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Information systems aid better management decisions

Steve Swigert

By Steve Swigert, Agricultural Economics Consultant (Retired)

Posted Feb. 1, 2015

It's often said that you can't manage what you don't measure. With many agricultural operations, decisions are made on a daily basis without adequate supporting information. Every enterprise should have some type of information management system for the records it generates. The type of information generated and how well it is used will help determine success. However, the quality and quantity of the information gathered only has value if it is used to make wise management decisions.

The basic areas of any information management system should include a cash accounting system with a depreciation schedule, financial statements, inventories (cattle, equipment, feed, etc.) and production records to measure performance. These types of records should be kept to answer questions about different areas within the operation.

In most cases, a cash accounting system can be handled adequately by computer programs such as Quicken. QuickBooks may be useful for more complicated operations. These and similar programs can provide the information to meet tax obligations and to provide basic data for financial statements.

However, information prepared for tax purposes does not measure the profitability of a business or its financial position. The Farm Financial Standards Guidelines identifies the following statements as the minimum needed to document financial position and performance:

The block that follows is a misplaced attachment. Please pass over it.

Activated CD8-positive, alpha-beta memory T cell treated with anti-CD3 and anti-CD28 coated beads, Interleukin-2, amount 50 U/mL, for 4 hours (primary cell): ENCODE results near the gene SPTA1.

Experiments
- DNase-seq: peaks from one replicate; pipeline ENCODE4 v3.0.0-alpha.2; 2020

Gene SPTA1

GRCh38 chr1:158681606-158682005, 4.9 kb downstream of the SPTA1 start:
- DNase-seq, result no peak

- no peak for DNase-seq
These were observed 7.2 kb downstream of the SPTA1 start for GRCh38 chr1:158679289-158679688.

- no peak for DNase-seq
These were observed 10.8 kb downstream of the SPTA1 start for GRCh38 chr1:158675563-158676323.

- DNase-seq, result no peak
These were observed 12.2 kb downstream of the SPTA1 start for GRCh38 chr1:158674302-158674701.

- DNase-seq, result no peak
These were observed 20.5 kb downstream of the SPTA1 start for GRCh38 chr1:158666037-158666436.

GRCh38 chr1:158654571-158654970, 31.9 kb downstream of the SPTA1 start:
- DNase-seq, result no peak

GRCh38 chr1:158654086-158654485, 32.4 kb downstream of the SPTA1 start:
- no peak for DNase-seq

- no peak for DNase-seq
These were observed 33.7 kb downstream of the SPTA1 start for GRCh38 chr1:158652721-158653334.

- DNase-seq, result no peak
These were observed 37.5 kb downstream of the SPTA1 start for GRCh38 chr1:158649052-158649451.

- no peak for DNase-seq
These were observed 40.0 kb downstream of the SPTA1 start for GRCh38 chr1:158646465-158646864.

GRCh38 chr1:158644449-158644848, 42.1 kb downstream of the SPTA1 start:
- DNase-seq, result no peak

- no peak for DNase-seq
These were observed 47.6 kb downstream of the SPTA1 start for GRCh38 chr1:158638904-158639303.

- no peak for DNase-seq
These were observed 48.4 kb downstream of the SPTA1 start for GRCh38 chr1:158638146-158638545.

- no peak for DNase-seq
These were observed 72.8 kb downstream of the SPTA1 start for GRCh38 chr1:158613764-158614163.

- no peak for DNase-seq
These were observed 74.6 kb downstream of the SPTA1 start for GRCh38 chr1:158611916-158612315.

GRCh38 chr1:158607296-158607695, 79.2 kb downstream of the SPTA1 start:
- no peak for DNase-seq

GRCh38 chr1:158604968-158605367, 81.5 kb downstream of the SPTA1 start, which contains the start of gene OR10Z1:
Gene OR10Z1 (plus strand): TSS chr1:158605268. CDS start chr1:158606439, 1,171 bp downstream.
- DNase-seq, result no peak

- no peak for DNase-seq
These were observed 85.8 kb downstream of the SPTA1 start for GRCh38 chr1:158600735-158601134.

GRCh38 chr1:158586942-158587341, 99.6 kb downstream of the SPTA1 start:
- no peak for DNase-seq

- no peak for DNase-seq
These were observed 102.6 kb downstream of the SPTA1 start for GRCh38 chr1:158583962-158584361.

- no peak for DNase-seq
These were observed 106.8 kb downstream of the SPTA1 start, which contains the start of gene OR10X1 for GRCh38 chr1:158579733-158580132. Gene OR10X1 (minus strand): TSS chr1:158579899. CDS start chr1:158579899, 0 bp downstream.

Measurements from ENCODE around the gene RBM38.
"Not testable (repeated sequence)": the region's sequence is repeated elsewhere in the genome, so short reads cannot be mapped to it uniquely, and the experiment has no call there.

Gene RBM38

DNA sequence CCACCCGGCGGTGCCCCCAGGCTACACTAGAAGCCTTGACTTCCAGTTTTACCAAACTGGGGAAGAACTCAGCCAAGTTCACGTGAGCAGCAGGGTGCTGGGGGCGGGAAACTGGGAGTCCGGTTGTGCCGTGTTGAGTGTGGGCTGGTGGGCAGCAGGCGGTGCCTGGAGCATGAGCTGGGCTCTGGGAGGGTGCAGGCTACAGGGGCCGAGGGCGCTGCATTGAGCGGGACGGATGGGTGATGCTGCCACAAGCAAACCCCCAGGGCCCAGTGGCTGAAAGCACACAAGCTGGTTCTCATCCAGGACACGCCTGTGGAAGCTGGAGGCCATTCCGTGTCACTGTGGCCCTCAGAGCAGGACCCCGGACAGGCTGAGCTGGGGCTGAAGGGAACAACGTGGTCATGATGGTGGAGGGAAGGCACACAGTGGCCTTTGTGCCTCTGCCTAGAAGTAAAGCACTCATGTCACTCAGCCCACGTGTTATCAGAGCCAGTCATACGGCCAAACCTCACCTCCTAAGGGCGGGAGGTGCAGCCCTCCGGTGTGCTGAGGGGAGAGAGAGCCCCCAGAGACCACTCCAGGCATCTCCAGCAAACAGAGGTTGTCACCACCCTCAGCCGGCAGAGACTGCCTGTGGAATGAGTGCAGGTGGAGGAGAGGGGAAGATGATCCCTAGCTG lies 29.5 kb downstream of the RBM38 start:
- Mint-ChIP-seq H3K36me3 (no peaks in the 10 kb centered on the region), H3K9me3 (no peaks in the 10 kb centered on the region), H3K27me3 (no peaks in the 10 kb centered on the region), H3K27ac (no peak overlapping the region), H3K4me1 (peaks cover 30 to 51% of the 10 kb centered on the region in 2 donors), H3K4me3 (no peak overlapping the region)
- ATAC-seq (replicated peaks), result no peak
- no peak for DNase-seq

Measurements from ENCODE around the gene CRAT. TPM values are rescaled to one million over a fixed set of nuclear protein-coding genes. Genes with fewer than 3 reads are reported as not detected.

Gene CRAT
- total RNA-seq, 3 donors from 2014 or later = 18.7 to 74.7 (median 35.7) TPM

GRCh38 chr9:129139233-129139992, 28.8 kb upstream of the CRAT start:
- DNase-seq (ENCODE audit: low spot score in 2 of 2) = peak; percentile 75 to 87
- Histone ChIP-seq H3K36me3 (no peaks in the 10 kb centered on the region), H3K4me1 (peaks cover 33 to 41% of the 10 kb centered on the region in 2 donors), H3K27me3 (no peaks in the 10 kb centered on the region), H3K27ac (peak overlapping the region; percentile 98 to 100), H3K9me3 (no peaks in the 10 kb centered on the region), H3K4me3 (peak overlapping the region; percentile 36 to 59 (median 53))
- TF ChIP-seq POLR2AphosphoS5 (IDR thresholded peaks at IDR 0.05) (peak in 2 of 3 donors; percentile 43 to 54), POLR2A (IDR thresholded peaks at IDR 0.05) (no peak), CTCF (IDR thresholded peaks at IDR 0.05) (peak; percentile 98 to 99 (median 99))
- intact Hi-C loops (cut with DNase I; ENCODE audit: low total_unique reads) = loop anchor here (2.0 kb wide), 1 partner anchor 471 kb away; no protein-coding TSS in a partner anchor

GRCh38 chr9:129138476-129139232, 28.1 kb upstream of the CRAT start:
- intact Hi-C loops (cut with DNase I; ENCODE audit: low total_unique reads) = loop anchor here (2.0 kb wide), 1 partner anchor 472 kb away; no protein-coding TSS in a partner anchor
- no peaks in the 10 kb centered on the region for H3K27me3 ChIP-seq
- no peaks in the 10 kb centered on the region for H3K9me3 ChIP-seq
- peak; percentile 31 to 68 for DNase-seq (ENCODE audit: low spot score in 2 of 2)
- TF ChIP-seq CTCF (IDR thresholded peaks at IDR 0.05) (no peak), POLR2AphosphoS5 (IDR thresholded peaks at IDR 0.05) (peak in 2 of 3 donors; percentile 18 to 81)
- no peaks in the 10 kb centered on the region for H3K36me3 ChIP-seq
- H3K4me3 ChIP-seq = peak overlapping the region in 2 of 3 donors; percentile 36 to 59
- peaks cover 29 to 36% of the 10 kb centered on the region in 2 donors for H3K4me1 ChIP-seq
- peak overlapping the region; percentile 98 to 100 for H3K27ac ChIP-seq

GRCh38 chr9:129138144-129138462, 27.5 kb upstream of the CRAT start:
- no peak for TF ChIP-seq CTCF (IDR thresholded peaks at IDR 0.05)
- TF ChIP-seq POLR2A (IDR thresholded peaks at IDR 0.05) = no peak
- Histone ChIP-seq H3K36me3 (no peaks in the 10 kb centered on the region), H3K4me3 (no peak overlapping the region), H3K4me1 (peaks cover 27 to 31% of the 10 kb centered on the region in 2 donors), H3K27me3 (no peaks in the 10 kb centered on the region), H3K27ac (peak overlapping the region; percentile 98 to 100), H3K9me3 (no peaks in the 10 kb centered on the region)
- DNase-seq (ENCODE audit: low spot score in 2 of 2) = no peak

1. Balance sheet with both cost and market valuation.
  2. Accrual adjusted income statement.
  3. Statement of cash flow.
  4. Statements of owner equity.

Another part of an information management system should track inventories. Equipment inventories are necessary for completing depreciation schedules and can aid in planning for future capital expenditures. An accurate cattle and feed inventory is essential for measuring production performance and completing financial statements. A complete inventory by category of cattle (cows, bulls, heifers, stockers, etc.) should be done at least twice a year. If only done twice, the inventory should be taken at the beginning of the fiscal year and at the beginning of the breeding season. This inventory should include a record of all deaths, purchases and sales.

Figure 1.

After completing data collection, it is important to analyze the information. Financial accounting deals with historical records of financial activities, position and performance, particularly as it relates to tax and external financial reports. Management accounting focuses on providing data and reports with information useful for making decisions. Management accounting reports for different segments of an operation provide an understanding of each of the business components so that desired changes can be made with better understanding and less risk. A management accounting system should be designed, operated and staffed to provide management information to support the following internal business management functions such as:

  • Planning activities.
  • Decision making (marketing, investment and resource use).
  • Measuring commodity cost and production performance.
  • Controlling and monitoring the business.

All of these areas of information management should be addressed in each operation. Too many producers have only had tax-based information from which to make decisions. Management strategies should not be made on tax information because it only tells part of the story. It is critical that financial and management information be collected and analyzed to make good decisions.

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